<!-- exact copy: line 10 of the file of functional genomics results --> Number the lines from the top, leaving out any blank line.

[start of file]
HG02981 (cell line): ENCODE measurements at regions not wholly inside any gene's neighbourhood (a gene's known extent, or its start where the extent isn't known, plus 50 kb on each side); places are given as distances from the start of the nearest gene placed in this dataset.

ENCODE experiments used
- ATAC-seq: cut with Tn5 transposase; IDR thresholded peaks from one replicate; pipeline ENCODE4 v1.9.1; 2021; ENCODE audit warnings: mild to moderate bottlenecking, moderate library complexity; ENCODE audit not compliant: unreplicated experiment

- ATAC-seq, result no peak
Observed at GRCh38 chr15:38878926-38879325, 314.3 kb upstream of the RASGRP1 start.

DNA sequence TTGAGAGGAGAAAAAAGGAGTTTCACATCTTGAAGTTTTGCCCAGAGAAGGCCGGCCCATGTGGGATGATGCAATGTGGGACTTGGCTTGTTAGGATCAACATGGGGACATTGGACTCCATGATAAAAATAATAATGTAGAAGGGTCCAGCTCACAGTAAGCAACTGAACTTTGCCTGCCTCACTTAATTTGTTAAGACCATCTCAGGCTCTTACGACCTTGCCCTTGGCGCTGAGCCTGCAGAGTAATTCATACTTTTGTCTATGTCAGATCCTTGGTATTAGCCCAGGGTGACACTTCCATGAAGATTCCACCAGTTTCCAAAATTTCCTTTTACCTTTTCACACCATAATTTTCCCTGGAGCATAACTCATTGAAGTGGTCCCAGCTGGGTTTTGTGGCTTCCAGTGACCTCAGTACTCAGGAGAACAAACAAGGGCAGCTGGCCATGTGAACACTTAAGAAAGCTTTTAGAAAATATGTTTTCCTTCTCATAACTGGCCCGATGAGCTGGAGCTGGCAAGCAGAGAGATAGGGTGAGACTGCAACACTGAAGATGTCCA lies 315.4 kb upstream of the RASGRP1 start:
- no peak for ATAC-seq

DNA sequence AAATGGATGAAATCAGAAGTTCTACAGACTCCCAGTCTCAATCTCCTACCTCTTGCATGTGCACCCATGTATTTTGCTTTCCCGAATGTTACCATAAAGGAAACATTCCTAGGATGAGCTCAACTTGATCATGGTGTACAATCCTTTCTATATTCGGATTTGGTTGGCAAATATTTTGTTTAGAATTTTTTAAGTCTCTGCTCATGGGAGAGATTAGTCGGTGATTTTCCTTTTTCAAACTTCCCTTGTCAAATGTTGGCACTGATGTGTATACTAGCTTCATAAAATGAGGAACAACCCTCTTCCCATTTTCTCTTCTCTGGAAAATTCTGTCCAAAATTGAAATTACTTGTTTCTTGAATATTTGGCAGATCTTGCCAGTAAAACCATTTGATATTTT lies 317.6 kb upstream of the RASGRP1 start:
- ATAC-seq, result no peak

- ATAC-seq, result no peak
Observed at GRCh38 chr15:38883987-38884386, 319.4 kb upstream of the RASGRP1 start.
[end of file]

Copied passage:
- ATAC-seq, result no peak